10 Halloween Read Alouds and Activities
Updated: Apr 29, 2020
With Halloween just around the corner, I want to provide a few great Halloween read-aloud stories for elementary-age students along with activities to go with the books. A great way to motivate students’ love for reading and celebrate with them.
Here are 10 great Halloween read-aloud in school, plus a craft project for each story. Some of the art projects would go well with multiple stories so feel free to mix and match. Read on for the list of books and activities (as well as bonus activities and spooky chapter books)!
Many of these books have been read aloud on videos online if you can't find them in your school or local library.
1. I Need My Monster By Amanda Noll
Paper Bag Puppet: As a craft project for this book kids can make paper bag puppet monsters. You can give them paper bags, glue, colored paper, markers, and scissors. Let the students create their own pet monster. This craft project could easily be turned into a writing piece where the students talk about different attributes they gave their monster and how the monster would make a good fit for them.
2. What Was I Afraid Of By Dr. Suess
Scary Squiggle Drawing: Give each student a piece of plain white paper with a simple scribble on it (you can draw quick scribbles beforehand or go around quickly and draw it once the paper is out. Have the students turn the squiggle into something scary (but school appropriate of course). Then have them color the drawing with lots of detail and as a fast finisher, the kids could write a story about how they befriended their beast.
3. The Teeny, Tiny Woman By Jane O’Conner
Song and Activity: Have the students learn the song, "There Was an Old Lady All Skin and Bones". I wrote the lyrics below, but you can go to this video to hear the tune. Once the kids know the tune, I give the kids different parts to act out. One person gets to be the old lady who walks through the graveyard to the closet door that she opens and gets scared, then you have two kids who are the doors to the closet (the "old lady" takes there arms and they walk away as she "opens the door") then a third kid is the ghost who says "boo". The rest of the class gets split into two groups one is the choir who sings the song. the rest are ghosts who lay on the floor and move their arms up and down and only sing "oooo-ooo-o-ooool" between each line.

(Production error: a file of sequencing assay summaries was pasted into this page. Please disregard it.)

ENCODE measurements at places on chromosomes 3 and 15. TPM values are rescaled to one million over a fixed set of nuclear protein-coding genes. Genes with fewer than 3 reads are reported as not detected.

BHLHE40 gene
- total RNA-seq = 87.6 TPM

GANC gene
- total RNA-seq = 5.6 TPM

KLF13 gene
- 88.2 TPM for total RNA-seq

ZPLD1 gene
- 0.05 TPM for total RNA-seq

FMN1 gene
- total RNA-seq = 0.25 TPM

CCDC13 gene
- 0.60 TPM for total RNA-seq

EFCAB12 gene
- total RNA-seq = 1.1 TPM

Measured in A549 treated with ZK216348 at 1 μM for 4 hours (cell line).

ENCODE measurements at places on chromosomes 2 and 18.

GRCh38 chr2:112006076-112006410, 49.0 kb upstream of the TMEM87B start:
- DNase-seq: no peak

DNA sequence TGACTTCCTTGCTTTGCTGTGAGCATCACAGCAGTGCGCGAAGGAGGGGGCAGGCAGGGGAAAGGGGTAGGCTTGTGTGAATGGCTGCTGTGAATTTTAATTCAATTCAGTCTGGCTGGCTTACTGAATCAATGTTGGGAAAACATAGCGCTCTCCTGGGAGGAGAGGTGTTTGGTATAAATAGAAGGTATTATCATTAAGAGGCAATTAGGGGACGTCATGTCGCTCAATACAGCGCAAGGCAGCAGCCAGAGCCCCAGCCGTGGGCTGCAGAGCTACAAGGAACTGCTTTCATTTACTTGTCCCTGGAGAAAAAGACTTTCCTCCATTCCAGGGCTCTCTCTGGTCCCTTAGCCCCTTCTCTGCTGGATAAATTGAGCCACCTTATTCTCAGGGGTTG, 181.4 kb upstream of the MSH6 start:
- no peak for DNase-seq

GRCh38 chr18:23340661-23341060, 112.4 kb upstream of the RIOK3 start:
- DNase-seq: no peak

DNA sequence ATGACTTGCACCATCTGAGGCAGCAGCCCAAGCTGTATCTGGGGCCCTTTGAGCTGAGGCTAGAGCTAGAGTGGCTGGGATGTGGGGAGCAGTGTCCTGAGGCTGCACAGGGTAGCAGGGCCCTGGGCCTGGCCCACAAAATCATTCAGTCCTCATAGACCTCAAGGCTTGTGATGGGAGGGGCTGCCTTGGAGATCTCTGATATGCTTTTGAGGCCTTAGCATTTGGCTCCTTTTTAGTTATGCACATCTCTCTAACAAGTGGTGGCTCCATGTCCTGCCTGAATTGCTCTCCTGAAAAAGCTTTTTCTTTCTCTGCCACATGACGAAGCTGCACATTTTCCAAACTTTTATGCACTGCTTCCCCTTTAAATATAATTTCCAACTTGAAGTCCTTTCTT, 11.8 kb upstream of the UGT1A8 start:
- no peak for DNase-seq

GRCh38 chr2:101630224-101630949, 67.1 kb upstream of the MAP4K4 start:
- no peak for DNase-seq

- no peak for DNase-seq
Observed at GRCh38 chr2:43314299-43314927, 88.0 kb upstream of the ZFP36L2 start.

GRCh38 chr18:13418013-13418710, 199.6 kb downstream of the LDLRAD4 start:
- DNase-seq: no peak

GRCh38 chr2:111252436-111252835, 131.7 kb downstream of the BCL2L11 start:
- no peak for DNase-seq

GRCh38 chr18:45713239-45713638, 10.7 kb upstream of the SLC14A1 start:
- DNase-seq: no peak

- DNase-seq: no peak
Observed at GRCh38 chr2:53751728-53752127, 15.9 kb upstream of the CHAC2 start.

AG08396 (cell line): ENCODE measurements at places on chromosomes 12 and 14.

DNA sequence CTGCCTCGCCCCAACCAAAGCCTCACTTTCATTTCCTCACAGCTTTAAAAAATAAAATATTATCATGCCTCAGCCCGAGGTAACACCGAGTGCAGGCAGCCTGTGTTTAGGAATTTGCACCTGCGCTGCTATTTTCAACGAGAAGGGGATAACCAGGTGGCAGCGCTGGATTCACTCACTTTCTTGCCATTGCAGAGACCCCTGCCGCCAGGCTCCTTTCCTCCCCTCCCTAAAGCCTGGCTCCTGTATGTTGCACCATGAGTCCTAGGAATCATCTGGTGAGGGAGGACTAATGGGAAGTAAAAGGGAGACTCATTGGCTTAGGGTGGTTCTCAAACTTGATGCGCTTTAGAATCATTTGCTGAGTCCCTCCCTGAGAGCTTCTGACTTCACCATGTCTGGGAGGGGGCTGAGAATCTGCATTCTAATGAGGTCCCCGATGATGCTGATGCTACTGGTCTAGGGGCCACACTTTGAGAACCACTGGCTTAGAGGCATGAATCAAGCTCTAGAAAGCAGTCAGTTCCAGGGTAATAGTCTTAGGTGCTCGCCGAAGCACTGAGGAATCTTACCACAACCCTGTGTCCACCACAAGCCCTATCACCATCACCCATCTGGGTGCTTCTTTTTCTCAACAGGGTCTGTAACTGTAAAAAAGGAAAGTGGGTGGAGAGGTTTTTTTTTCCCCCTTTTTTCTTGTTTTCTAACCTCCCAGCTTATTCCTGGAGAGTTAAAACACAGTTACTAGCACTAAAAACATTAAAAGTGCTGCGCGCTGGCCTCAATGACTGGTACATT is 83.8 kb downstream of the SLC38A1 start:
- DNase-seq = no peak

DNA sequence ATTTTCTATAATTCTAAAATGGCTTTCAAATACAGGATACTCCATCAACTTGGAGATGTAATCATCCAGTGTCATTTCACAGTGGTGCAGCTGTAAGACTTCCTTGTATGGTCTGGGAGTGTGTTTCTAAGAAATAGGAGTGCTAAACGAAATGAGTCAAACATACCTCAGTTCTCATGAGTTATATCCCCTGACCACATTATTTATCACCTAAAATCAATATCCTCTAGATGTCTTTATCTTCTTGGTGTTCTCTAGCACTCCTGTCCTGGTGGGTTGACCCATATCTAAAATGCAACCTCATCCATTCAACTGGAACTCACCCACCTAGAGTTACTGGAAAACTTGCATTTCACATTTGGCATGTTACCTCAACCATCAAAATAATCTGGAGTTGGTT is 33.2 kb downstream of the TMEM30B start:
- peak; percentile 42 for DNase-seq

There was an old lady all skin and bones
Oh oh oh oh
She lived down by an old grave yard
Oh oh oh oh
One day she thought she’d take a walk
Oh oh oh oh
She walked down by an old grave yard
Oh oh oh oh
She saw the bones a’laying around
Oh oh oh oh
She went to her closet to get a broom
Oh oh oh oh
She opened the door and
Twirling Ghost: If you want to have the kids do a quick activity they can also make a twirling ghost using cutouts from here (or make your own). The students can just make one or make several and turn it into a mobile.
Design a Gravestone: The last activity is you could have the students make a class graveyard. The students could each make a gravestone for their favorite book character and then write an obituary for the character.
4. The Biggest Pumpkin Ever By Steven Kroll
Paper Jack-O-Lantern: Either have pumpkin cut-outs or have students draw a pumpkin on an orange piece of paper. then give each student yellow paper to cut and glue onto the pumpkin to create their own Jack-o-lantern.
5. The Very Brave Witch By Alison McGhee and Harry Bliss
Home Made Costumes: Get students in groups of 3 and bring lots of recycled items from home. give the students 5 or 10 minutes to dress one of the kids in the group up in a costume, using only the recycled materials. Let the students show off the costumes and vote who would make the best trick or treater.
6. The Widow's Broom By Chris Van Allsburg
Broom Snacks: This is more of a fun treat to give the students at a class party than it is a project. Get a small plastic baggy and fill it with pretzel sticks. Then get a pencil and stick it in the bag. Tie the bag filled with pretzels around the pencil with a ribbon. The pencil will look like the hand of the broom and the bag full of pretzel sticks will look like the bristles of the broom.